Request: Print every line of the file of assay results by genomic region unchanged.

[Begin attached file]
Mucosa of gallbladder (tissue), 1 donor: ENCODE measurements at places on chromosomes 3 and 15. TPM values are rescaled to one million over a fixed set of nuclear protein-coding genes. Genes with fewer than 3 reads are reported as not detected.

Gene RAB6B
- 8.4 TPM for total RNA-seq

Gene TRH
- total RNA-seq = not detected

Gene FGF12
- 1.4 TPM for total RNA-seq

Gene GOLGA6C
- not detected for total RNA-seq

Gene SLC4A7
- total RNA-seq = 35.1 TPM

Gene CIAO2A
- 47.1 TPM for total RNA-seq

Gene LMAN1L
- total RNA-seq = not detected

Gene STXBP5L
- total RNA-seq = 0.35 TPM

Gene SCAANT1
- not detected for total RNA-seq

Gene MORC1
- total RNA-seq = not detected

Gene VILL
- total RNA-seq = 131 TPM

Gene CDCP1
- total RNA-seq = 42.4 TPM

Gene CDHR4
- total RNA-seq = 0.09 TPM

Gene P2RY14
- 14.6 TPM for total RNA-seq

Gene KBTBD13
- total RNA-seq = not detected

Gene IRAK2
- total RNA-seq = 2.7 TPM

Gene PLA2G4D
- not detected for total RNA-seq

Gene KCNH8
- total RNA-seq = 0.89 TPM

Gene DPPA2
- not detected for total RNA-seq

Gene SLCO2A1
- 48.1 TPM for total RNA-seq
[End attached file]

Mucosa of gallbladder (tissue), 1 donor: ENCODE measurements at places on chromosomes 3 and 15. TPM values are rescaled to one million over a fixed set of nuclear protein-coding genes. Genes with fewer than 3 reads are reported as not detected.

Gene RAB6B
- 8.4 TPM for total RNA-seq

Gene TRH
- total RNA-seq = not detected

Gene FGF12
- 1.4 TPM for total RNA-seq

Gene GOLGA6C
- not detected for total RNA-seq

Gene SLC4A7
- total RNA-seq = 35.1 TPM

Gene CIAO2A
- 47.1 TPM for total RNA-seq

Gene LMAN1L
- total RNA-seq = not detected

Gene STXBP5L
- total RNA-seq = 0.35 TPM

Gene SCAANT1
- not detected for total RNA-seq

Gene MORC1
- total RNA-seq = not detected

Gene VILL
- total RNA-seq = 131 TPM

Gene CDCP1
- total RNA-seq = 42.4 TPM

Gene CDHR4
- total RNA-seq = 0.09 TPM

Gene P2RY14
- 14.6 TPM for total RNA-seq

Gene KBTBD13
- total RNA-seq = not detected

Gene IRAK2
- total RNA-seq = 2.7 TPM

Gene PLA2G4D
- not detected for total RNA-seq

Gene KCNH8
- total RNA-seq = 0.89 TPM

Gene DPPA2
- not detected for total RNA-seq

Gene SLCO2A1
- 48.1 TPM for total RNA-seq